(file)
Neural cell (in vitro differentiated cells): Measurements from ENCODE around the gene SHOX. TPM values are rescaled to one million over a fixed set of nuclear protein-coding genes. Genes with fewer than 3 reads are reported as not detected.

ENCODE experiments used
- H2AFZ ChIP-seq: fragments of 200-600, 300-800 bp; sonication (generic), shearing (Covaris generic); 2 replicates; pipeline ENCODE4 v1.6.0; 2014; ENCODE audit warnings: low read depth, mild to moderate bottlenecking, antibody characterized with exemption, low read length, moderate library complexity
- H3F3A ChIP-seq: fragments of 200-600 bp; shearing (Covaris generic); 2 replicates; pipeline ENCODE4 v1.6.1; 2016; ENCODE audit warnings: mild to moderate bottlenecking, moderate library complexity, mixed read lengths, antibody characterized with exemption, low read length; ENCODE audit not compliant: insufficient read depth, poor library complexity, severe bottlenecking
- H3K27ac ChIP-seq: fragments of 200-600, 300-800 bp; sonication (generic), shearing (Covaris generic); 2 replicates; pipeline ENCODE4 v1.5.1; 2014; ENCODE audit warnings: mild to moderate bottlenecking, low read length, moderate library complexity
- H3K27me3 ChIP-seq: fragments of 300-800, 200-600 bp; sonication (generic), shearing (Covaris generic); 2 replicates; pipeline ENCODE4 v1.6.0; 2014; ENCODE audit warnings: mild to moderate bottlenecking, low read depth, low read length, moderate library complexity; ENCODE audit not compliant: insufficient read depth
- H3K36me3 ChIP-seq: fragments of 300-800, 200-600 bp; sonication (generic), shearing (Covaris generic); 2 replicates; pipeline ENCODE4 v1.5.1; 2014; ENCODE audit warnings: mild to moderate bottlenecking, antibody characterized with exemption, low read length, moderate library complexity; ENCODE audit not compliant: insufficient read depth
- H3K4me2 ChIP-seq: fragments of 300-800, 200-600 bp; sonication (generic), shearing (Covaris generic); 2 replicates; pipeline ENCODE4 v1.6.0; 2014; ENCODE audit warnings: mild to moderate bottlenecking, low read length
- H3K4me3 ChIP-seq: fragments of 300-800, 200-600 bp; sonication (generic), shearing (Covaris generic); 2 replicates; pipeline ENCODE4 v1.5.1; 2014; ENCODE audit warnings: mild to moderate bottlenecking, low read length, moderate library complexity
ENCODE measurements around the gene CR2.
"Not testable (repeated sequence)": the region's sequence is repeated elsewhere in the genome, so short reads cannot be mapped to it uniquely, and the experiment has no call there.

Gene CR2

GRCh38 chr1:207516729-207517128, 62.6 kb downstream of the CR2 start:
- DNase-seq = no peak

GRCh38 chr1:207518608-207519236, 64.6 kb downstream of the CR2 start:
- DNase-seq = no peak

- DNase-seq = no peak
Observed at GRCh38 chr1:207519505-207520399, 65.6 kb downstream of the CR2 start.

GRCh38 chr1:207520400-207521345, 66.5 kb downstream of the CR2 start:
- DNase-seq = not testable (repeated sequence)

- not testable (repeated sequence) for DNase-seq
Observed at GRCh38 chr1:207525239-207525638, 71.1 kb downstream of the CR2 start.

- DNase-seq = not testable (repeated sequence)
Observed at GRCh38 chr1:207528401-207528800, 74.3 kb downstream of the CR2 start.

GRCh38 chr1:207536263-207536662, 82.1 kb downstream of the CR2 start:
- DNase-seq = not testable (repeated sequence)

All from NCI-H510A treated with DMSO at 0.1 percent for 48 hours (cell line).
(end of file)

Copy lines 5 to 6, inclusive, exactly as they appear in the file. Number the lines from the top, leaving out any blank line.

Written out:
- H3K27ac ChIP-seq: fragments of 200-600, 300-800 bp; sonication (generic), shearing (Covaris generic); 2 replicates; pipeline ENCODE4 v1.5.1; 2014; ENCODE audit warnings: mild to moderate bottlenecking, low read length, moderate library complexity
- H3K27me3 ChIP-seq: fragments of 300-800, 200-600 bp; sonication (generic), shearing (Covaris generic); 2 replicates; pipeline ENCODE4 v1.6.0; 2014; ENCODE audit warnings: mild to moderate bottlenecking, low read depth, low read length, moderate library complexity; ENCODE audit not compliant: insufficient read depth